At that point, no new client requests will be served at all!

Note: It's quite common for WSGI containers to run something like 10 worker threads or processes. That means the app above will stall as soon as 10 incoming requests are served that each still wait on their outgoing request to return. And 10 isn't a large number ;)

Going Asynchronous

Alright, now that we've seen the issue, let's migrate to Twisted Klein and go asynchronous.

To run the following examples, you will need to install:

pip install twisted klein treq

Here is how the first Flask example from above looks when converted to Twisted Klein:

from klein import Klein

app = Klein()


@app.route('/square/submit', methods = ['POST'])
def square_submit(request):
   x = int(request.args.get('x', [0])[0])
   res = x * x
   return "{} squared is {}".format(x, res)


if __name__ == "__main__":
   app.run("localhost", 8080)
   

Alright. Nothing spectacular. It looks almost identical to the Flask version. The most visible difference is that our request handler square_submit() now takes an request arguments provided by Klein, whereas Flask has request as a global object.

Now, the more interesting second Flask example looks like this when converted to Klein (don't worry, I'll go through the details below):

import treq
from klein import Klein
from twisted.internet.defer import inlineCallbacks, returnValue

app = Klein()


@app.route('/square/submit', methods = ['POST'])
@inlineCallbacks
def square_submit(request):
   x = int(request.args.get('x', [0])[0])

   ## simulate calling out to some Web service:
   ##
   r = yield treq.get('http://www.tavendo.com/')
   content = yield r.content()
   y = len(content)

   res = x * x + y
   returnValue("{} squared plus {} is {}".format(x, y, res))


if __name__ == "__main__":
   app.run("localhost", 8080)
   

We are doing an (asynchronous) outgoing HTTP request on line 15. For this, we are using treq, a Twisted port of Requests, a HTTP client library that is easy to use.

The request treq.get() will not return immediately (since we are doing a network request), but it won't block (since we are in asynch land).

It will return a Twisted Deferred (elsewhere known as Futures). The Deferred stands for a result of an asynchronous operation, where the actual return value of the operation will only be available later.

To simplify the look and feel of the code, we are using yield, inlineCallbacks and returnValue following a specific variant of asynchronous programming ("co-routines"). This makes the code "look" synchronous, but nevertheless execute asynchronous under the hood.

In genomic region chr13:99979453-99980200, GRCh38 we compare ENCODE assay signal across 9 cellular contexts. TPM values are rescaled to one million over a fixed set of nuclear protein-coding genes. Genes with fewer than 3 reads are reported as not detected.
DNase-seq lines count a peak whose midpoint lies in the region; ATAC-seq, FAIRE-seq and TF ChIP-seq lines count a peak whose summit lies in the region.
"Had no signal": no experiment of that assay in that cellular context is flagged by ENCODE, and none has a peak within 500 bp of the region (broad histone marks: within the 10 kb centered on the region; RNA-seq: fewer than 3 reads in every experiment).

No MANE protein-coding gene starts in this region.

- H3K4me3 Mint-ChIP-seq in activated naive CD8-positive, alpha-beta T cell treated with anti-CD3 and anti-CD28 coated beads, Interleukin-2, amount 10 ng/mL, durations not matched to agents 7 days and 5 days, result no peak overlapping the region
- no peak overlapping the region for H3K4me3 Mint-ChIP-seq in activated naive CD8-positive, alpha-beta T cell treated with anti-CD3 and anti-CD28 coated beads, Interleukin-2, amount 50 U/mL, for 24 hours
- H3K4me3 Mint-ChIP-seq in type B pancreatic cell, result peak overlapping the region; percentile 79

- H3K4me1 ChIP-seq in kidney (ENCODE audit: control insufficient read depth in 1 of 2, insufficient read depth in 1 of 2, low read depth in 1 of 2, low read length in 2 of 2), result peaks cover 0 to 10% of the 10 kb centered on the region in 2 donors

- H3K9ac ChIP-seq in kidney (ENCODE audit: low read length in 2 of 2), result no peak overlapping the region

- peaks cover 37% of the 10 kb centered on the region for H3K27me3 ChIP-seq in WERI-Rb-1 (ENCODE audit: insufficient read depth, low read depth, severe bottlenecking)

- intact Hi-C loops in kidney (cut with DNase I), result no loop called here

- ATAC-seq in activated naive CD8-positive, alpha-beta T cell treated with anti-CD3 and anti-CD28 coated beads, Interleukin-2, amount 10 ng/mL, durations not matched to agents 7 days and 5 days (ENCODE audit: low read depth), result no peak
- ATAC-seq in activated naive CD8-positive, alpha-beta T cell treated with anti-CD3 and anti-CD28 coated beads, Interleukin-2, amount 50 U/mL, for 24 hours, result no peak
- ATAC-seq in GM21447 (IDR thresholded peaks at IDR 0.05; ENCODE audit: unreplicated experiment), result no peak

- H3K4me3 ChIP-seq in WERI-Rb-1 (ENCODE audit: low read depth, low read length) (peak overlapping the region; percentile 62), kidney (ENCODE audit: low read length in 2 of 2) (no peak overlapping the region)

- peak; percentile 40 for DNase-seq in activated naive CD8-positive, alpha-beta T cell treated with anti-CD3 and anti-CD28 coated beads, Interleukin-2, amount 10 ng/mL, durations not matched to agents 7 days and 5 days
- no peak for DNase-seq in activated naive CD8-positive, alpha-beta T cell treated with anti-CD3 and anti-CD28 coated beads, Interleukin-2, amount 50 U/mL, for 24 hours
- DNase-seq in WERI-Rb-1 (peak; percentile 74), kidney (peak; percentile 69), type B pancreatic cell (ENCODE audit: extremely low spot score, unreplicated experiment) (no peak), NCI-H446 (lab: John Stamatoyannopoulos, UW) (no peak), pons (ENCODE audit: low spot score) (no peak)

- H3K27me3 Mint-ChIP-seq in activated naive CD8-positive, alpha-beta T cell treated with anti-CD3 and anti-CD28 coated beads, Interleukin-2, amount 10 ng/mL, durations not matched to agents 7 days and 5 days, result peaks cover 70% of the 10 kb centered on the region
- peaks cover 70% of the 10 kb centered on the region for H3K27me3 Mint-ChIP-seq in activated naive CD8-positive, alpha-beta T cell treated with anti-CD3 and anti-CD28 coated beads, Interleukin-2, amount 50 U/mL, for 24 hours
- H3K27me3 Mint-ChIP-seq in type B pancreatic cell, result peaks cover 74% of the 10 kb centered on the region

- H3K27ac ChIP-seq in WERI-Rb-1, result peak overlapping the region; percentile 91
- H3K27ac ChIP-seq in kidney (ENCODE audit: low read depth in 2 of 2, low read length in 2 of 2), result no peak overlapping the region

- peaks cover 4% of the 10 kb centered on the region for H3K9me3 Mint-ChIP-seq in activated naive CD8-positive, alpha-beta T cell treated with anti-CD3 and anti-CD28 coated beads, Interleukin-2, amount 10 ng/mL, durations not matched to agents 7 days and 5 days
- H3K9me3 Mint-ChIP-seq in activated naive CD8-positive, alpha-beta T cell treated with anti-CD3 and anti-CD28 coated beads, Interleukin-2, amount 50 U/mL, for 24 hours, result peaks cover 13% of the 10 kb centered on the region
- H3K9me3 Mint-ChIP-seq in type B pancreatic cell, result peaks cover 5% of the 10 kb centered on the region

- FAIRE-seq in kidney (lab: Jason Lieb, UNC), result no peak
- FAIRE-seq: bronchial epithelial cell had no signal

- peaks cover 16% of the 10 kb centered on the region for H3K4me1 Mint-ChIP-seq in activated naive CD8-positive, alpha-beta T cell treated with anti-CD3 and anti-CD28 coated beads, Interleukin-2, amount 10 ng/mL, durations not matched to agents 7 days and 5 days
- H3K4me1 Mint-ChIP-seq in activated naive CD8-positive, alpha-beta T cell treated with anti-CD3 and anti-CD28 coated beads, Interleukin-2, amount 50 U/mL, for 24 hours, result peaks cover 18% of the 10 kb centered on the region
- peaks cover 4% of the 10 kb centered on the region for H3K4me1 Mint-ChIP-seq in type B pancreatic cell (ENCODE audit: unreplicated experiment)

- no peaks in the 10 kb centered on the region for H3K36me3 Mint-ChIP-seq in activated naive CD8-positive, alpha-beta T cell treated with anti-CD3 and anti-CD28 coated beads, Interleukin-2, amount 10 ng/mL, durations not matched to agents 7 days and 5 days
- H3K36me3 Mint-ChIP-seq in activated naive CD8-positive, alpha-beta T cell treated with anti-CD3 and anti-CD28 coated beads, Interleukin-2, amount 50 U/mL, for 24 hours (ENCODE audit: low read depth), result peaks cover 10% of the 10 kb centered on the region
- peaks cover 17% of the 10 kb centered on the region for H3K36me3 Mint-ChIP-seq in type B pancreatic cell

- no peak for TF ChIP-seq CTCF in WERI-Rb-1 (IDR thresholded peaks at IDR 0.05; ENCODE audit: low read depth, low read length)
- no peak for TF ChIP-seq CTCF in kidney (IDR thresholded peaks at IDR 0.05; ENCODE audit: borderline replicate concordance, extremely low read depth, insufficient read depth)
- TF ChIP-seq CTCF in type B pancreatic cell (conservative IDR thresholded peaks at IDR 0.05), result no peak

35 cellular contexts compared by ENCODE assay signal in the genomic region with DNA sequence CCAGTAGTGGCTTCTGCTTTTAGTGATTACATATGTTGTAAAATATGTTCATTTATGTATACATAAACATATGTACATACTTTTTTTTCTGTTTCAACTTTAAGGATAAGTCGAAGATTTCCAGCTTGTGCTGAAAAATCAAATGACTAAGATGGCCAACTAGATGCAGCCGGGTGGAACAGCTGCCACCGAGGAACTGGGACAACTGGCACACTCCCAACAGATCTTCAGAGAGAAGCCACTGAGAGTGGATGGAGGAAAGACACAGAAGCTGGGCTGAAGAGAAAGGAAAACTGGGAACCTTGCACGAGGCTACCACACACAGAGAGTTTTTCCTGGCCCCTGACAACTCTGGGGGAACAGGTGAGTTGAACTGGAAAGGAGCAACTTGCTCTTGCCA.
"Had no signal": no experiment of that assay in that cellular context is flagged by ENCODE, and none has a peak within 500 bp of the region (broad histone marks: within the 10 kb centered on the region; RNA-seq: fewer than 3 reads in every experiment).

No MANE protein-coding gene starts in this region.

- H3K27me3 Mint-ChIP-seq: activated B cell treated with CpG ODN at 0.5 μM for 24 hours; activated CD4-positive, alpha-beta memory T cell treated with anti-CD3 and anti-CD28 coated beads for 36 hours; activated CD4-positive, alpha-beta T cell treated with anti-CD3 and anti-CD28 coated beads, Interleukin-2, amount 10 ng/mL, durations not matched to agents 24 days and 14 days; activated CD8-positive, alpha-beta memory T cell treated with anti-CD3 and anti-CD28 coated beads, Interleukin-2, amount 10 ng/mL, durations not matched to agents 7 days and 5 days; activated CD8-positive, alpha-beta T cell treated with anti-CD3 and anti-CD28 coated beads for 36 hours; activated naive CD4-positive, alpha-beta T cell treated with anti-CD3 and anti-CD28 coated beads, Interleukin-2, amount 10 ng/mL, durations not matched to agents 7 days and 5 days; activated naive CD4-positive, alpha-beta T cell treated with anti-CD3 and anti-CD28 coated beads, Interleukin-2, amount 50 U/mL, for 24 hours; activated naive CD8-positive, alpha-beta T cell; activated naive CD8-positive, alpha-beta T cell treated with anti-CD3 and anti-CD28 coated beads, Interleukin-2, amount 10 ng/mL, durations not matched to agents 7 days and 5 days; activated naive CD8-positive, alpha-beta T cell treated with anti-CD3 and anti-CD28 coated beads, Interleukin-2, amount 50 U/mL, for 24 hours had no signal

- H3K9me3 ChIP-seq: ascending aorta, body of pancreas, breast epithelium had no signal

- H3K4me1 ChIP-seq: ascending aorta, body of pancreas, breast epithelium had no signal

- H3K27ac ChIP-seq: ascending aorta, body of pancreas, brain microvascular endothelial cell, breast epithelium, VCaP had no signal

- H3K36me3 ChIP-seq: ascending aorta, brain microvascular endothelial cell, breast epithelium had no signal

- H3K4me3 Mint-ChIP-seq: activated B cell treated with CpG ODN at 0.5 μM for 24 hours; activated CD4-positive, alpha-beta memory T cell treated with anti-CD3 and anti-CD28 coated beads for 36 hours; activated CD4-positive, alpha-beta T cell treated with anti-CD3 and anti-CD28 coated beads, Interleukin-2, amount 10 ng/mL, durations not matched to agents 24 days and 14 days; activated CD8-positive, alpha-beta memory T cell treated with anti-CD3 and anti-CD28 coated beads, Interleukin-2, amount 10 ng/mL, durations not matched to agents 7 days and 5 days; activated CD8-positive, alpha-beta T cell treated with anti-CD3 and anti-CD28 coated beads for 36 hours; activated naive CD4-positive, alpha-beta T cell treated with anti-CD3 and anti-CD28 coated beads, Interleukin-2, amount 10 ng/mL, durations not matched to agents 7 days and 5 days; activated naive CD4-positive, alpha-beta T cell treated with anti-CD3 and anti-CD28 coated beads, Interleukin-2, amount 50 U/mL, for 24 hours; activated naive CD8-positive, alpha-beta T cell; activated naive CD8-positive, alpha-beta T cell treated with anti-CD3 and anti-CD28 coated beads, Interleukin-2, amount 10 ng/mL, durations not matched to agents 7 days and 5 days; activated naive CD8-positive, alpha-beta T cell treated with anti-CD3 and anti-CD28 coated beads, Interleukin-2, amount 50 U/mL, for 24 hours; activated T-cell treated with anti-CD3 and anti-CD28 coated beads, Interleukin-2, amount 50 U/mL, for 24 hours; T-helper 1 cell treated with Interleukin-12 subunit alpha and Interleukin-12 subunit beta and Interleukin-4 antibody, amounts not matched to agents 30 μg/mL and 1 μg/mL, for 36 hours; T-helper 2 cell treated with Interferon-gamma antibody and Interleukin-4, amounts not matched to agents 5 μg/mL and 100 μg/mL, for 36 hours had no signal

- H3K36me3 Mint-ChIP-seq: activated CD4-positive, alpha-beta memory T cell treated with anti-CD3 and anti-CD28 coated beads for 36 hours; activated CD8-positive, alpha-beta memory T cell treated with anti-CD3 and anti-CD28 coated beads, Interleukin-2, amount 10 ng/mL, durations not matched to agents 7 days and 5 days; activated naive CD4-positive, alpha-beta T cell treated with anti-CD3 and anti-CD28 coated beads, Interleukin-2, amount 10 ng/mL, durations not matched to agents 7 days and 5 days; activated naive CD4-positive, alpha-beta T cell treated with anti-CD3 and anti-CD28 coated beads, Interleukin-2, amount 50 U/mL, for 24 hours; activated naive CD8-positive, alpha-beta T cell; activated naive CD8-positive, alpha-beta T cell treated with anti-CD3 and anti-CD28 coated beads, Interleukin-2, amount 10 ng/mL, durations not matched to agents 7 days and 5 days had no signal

Once the HTTP request returns (actually, the HTTP response header), the result of treq.get() becomes available in our variable r, which will hold a response object.

To actually retrieve the response body of our request, we now yield from r.content() (line 16).

There are only two other noteworthy details here: we need to decorate the function with inlineCallbacks to make the co-routine style available (line 9), and we cannot return directly, but use the returnValue wrapper (line 20).

Note: The reason returnValue is necessary goes deep into implementation details of Twisted and Python. In short: co-routines in Python 2 with Twisted are simulated using exceptions. Only Python 3.3+ has gotten native support for co-routines using the new yield from statement.

What have we gained?

Above variant using Twisted Klein will sustain a very high number of concurrent requests. It won't block. It will do so even on one thread, running on one CPU core! We finally are able to use asynchronous code inside Web request handlers. Awesome!

What's the downside?

The downside (obviously) is that you need to write your Web code on top of Twisted Klein, not Flask. At surface, Twisted Klein is very similar to Flask - however it is not a fully compatible drop-in replacement.

Summary

Flask is a great Web framework, and Twisted Klein makes the fun available in fully asynchronous Web applications. Going asynchronous allows you to do powerful things inside your request handlers - without running into performance problems due to blocking.

More

Read more in part 2: Mixing Web and WAMP code with Twisted Klein.